New York City is home to one of the largest and most vibrant business districts in the world. As the longtime leading business center of the United States, the city contains over 520 million square feet of space, an industry larger than the next five biggest U.S. markets combined. Manhattan is home to the likes of the MetLife, Empire State, and Chrysler Buildings, all which have been featured prominently in the news and media throughout the years.
Organizations looking for New York office space are certainly spoiled for choice. There are a myriad of options available across price ranges. Typically, space closer to business centers like Midtown and Downtown are pricier, with lower cost options available in the outlying boroughs of Queens and Brooklyn. Thanks to one of the world’s most efficient public transportation networks, space in the city is often easily accessible at little cost, leading to a huge commuting culture. Commuters are able to live in lower-cost areas like New Jersey, Upstate New York, and Connecticut yet travel quickly into the city on a daily basis.
New York City is home to the world’s second largest city economy behind Tokyo, and the largest regional economy in the United States. The New York metropolitan area as a whole had an estimated Gross Metropolitan Product (GMP) of $1.28 trillion in 2010 and accounted for the vast majority of economic activity in the states of New York and New Jersey. There are a number of industries that drive this activity, most notably the real estate, media, trade, finance, health care, and now to a larger extent, technology. In 2012, New York City was ranked first in the Global Economic Power Index, an index that measures global economic clout amongst the world’s most powerful cities. This is in large part due to New York City’s huge economic output as well as the presence of a large number of multinational firms and organizations, most notably the United Nations world headquarters on East 42nd street.
While the economy suffered in 2008 due to the financial meltdown, it has since recovered and the city is enjoying growth in a number of industries including finance, real estate, retail, and technology. Technology especially has burst onto the scene in recent years. Due to the high concentration of educated people (three out of five people in Manhattan have college degrees and one out of four have had advanced education), technology giants such as Google, Facebook, and Twitter have purchased space in the city and have all set up centers for operation. The technology scene has also birthed a number of successful startups such as Tumblr and FourSquare, with the burgeoning entrepreneurial scene being referred to as ‘Silicon Alley’ in reference to California’s Silicon Valley.
Finance is also one of the economy’s largest drivers, with New York City often referred to as the financial capital of the world. Every major global investment bank, brokerage firm, or investment fund has offices in the city and the New York Stock Exchange is the largest exchange in the world in terms of global market capitalization in its listed companies. The city is also home to the largest Federal Reserve District in the country, with the New York Federal Reserve Bank owning more assets than any other region.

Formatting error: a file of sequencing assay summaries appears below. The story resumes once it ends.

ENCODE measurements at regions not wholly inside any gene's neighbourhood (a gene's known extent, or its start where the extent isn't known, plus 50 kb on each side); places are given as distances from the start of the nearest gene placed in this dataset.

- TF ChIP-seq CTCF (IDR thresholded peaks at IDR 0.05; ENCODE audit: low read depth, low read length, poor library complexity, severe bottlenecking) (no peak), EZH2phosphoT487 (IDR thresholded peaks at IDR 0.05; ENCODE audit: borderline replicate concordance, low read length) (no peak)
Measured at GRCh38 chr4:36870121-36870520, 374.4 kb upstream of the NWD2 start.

Finally, tourism is a major industry that serves over 47 million people and is a major driver of the city’s hospitality and retail industries. New York has one of the highest hotel occupancy rates in the country, with arrival rates remaining competitive even through the 2008 economic meltdown. The city is host to a number of professional sports teams including the New York Giants, Jets, Yankees, Rangers, Metropolitans, Knicks, and Red Bulls. The city also sports a rich cultural history as well as one of the most wide ranging culinary capitals of the world.
New York City commercial real estate offers many options for businesses looking for all types of space. Upper Midtown is populated by a swath of large, ultra-modern, class A skyscrapers that are well suited for firms looking for large blocks of office space. Downtown and the Financial District, meanwhile, is comprised of relatively older buildings that feature a large number of financial services firms and institutions. The concentrated geography creates network effects for financial institutions and organizations looking for proximity to partner firms or clients. Downtown is also easily accessible as it serves as the converging point for many of the city’s subway lines.
Between Upper Midtown and Downtown is an area known as Lower Midtown, which harbors a large number of different industries including retail, fashion, media, and technology. Spaces within ‘Silicon Alley,’ which is a collection of neighborhoods that house technology firms, are known for their wide loft-like spaces and communal working settings. These areas are great for firms looking for an alternative to the typical cubicle and office setup.
The New York office space market has gained traction in recent years. The volume of real estate transacted in 2013 was around $19.7 Billion, up from just $1.5 Billion in 2009 post-crash. There are a variety of factors that have led to this outcome, including shrinking unemployment rates and consistently low interest rates. These effects have caused the amount of available premium space in the market to decrease and overall asking prices for office space to increase. In addition, there are lower vacancy across the board, with landlords gaining bargaining leverage over tenants.
TheSquareFoot has an office in New York City and our speciality is helping small business and entrepreneurs find New York commercial real estate. With TheSquareFoot, our goal is to make the search for New York office space easy with availability and pricing, so that you can tour and quickly lease / rent the perfect space for your business.